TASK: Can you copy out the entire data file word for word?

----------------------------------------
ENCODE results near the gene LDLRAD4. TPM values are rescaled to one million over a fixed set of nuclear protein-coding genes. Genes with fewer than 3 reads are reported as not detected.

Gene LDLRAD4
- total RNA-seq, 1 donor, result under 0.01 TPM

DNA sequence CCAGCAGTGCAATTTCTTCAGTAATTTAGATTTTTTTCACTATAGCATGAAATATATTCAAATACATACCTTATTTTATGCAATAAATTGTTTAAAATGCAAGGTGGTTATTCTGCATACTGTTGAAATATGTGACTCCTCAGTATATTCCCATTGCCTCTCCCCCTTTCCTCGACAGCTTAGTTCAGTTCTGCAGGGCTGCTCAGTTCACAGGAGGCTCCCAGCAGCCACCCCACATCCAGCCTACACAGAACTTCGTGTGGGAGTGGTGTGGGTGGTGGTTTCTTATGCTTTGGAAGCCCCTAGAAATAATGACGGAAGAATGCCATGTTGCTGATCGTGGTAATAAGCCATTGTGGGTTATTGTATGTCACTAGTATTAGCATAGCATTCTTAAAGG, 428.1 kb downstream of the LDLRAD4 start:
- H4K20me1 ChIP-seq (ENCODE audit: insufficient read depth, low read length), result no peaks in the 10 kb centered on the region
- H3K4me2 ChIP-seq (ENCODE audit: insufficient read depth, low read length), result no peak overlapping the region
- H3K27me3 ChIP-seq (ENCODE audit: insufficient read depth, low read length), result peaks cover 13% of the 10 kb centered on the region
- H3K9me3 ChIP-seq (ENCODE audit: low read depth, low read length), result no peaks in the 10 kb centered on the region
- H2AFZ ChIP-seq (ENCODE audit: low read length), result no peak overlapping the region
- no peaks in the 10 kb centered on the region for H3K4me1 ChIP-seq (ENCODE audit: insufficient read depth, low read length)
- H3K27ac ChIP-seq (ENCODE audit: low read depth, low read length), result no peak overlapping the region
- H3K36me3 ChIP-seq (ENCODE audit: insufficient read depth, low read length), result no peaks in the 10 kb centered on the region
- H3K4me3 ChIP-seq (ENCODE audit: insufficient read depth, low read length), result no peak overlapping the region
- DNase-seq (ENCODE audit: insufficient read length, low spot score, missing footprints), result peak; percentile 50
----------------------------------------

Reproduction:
ENCODE results near the gene LDLRAD4. TPM values are rescaled to one million over a fixed set of nuclear protein-coding genes. Genes with fewer than 3 reads are reported as not detected.

Gene LDLRAD4
- total RNA-seq, 1 donor, result under 0.01 TPM

DNA sequence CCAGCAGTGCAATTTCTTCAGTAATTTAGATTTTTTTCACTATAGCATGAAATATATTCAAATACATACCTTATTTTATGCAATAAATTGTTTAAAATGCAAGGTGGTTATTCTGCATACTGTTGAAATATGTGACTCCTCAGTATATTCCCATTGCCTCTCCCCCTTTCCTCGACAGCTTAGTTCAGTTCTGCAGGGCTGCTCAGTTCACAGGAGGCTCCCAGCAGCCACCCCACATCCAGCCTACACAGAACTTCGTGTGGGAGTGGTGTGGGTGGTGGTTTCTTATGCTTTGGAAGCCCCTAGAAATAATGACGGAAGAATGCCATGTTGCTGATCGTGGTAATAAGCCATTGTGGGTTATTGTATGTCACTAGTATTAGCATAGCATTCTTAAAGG, 428.1 kb downstream of the LDLRAD4 start:
- H4K20me1 ChIP-seq (ENCODE audit: insufficient read depth, low read length), result no peaks in the 10 kb centered on the region
- H3K4me2 ChIP-seq (ENCODE audit: insufficient read depth, low read length), result no peak overlapping the region
- H3K27me3 ChIP-seq (ENCODE audit: insufficient read depth, low read length), result peaks cover 13% of the 10 kb centered on the region
- H3K9me3 ChIP-seq (ENCODE audit: low read depth, low read length), result no peaks in the 10 kb centered on the region
- H2AFZ ChIP-seq (ENCODE audit: low read length), result no peak overlapping the region
- no peaks in the 10 kb centered on the region for H3K4me1 ChIP-seq (ENCODE audit: insufficient read depth, low read length)
- H3K27ac ChIP-seq (ENCODE audit: low read depth, low read length), result no peak overlapping the region
- H3K36me3 ChIP-seq (ENCODE audit: insufficient read depth, low read length), result no peaks in the 10 kb centered on the region
- H3K4me3 ChIP-seq (ENCODE audit: insufficient read depth, low read length), result no peak overlapping the region
- DNase-seq (ENCODE audit: insufficient read length, low spot score, missing footprints), result peak; percentile 50